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The 1000 bhp Bristol Fighter T

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November 8, 2006

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November 9, 2006 In 1946, the Bristol Aeroplane Company, one of the world's most successful aviation manufacturers diversified into car manufacture. In 1960 it was persuaded to join with others to form the British Aircraft Corporation (later British Aerospace, and now BAE Systems), becoming a significant part of one of the most innovative companies on the planet. At that time the car division (Bristol Cars Ltd) passed into private hands and has continued building exclusive and exquisite luxury automobiles ever since. It does not have ANY dealers – if you wish to buy one, you must deal directly with the factory.

The marque’s most recent design, the Bristol Fighter, was named after one of its successful WWII aircraft, and comes with a purpose-built 8-litre V-10 engine producing 525 bhp,comfort for a driver over 200cm tall, and room to do some intercontinental touring without having to scrimp on the luggage.

Surprisingly, the company’s elite clientele began requesting more horsepower, so it produced a 660 bhp version – the Fighter S. The frightfully fast Fighter S kept them happy for a while, but the requests for even more horsepower kept coming. So, ladies and gentlemen, may we present the twin turbocharged, intercooled UKP351,931 (US$670,000)Bristol Fighter T producing 1012 bhp at 5600 rpm and 1036 lb.ft of torque at 4500 rpm.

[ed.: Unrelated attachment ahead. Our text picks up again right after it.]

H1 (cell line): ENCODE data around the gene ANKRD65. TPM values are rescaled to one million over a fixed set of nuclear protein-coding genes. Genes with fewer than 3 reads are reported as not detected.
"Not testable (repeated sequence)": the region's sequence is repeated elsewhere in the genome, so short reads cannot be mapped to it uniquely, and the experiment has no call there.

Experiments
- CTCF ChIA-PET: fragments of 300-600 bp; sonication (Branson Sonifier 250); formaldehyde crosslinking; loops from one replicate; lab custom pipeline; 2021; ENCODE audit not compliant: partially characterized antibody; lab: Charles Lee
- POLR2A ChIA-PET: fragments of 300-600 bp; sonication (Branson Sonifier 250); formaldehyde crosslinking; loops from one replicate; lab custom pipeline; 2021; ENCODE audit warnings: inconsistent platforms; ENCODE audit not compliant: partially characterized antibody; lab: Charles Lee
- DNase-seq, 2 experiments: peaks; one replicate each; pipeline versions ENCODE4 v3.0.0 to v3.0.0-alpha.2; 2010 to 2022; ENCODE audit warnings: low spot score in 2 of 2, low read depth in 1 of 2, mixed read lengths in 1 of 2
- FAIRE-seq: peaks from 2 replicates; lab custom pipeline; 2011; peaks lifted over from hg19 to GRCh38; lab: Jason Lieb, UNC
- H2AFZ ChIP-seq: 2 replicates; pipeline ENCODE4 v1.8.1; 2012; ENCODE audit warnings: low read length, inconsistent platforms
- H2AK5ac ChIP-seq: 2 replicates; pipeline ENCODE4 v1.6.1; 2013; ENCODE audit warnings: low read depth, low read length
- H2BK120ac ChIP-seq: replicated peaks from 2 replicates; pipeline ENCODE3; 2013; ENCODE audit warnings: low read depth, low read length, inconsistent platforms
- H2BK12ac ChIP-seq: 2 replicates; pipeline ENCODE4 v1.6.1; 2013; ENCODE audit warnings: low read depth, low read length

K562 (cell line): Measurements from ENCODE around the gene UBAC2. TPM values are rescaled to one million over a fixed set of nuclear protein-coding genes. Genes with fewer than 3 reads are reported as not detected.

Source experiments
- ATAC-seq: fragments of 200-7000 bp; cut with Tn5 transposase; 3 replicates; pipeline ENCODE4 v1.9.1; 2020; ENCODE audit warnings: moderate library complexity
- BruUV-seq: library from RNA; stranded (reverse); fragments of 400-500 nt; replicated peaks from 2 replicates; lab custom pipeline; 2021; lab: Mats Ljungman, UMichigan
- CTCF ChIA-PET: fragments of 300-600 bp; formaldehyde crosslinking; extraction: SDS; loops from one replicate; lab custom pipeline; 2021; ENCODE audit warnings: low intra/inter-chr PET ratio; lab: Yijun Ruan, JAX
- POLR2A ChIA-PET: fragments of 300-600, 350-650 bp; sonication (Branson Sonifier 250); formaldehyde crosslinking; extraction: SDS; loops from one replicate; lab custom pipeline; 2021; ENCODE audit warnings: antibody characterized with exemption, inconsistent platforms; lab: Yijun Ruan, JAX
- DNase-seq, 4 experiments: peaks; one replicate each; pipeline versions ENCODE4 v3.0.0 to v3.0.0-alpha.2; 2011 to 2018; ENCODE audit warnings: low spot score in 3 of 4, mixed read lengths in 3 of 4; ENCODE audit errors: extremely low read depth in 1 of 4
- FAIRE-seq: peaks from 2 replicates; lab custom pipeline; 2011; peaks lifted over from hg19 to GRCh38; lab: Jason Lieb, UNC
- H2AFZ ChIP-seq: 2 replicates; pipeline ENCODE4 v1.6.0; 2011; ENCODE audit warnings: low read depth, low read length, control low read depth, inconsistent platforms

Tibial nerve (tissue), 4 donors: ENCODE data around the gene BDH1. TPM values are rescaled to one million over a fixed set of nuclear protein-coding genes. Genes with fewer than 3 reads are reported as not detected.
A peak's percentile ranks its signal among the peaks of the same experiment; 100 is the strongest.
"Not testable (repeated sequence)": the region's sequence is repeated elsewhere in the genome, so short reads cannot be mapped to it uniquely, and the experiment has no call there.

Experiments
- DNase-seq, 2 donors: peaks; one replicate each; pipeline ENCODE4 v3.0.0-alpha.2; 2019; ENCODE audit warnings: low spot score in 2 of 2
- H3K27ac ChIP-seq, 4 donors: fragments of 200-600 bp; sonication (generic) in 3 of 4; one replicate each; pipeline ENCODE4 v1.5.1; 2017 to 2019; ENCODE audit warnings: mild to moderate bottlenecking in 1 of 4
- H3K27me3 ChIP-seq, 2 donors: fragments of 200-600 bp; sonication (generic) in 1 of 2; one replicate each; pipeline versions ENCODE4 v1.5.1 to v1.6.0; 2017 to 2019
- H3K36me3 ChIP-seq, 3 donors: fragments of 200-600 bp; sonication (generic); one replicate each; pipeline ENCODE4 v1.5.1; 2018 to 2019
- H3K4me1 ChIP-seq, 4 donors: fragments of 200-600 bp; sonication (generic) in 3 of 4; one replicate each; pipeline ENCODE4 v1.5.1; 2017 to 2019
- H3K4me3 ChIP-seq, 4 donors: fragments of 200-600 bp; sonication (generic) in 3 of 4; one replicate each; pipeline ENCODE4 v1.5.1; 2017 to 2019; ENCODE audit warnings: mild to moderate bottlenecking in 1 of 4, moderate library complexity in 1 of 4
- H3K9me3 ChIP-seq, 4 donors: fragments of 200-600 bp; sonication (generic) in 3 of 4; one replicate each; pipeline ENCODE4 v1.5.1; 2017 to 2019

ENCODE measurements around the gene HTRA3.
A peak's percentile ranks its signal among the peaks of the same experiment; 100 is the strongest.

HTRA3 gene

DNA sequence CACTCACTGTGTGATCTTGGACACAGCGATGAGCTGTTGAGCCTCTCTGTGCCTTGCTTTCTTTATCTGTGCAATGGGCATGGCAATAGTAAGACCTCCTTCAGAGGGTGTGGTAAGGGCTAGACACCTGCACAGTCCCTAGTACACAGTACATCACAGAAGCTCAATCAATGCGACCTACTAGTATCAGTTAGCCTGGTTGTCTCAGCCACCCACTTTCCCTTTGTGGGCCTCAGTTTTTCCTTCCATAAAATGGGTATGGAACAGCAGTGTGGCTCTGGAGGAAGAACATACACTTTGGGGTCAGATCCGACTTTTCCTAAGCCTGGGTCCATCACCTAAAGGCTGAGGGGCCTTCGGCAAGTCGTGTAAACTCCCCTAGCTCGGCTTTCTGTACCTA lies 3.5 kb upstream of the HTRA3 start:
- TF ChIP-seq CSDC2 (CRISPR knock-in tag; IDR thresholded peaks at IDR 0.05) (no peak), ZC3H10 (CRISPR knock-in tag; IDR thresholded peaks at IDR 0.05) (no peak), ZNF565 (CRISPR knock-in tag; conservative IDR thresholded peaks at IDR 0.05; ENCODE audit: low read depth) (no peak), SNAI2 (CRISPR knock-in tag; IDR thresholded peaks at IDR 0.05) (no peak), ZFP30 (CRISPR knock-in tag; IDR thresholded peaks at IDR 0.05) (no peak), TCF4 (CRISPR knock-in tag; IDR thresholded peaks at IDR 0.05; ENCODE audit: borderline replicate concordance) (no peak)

That ought to keep the blighters quiet for a while!

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About the Author
Mike Hanlon Mike grew up thinking he would become a mathematician, accidentally started motorcycle racing, got a job writing road tests for a motorcycle magazine while at university, and became a writer. As a travelling photojournalist during his early career, his work was published in a dozen languages across 20+ countries. He went on to edit or manage over 50 print publications, with target audiences ranging from pensioners to plumbers, many different sports, many car and motorcycle magazines, with many more in the fields of communication - narrow subject magazines on topics such as advertising, marketing, visual communications, design, presentation and direct marketing. Then came the internet and Mike managed internet projects for Australia's largest multimedia company, Telstra.com.au (Australia's largest Telco), Seek.com.au (Australia's largest employment site), top100.com.au, hitwise.com, and a dozen other internet start-ups before founding Gizmag in 2002. Now he writes and thinks. All articles by Mike Hanlon
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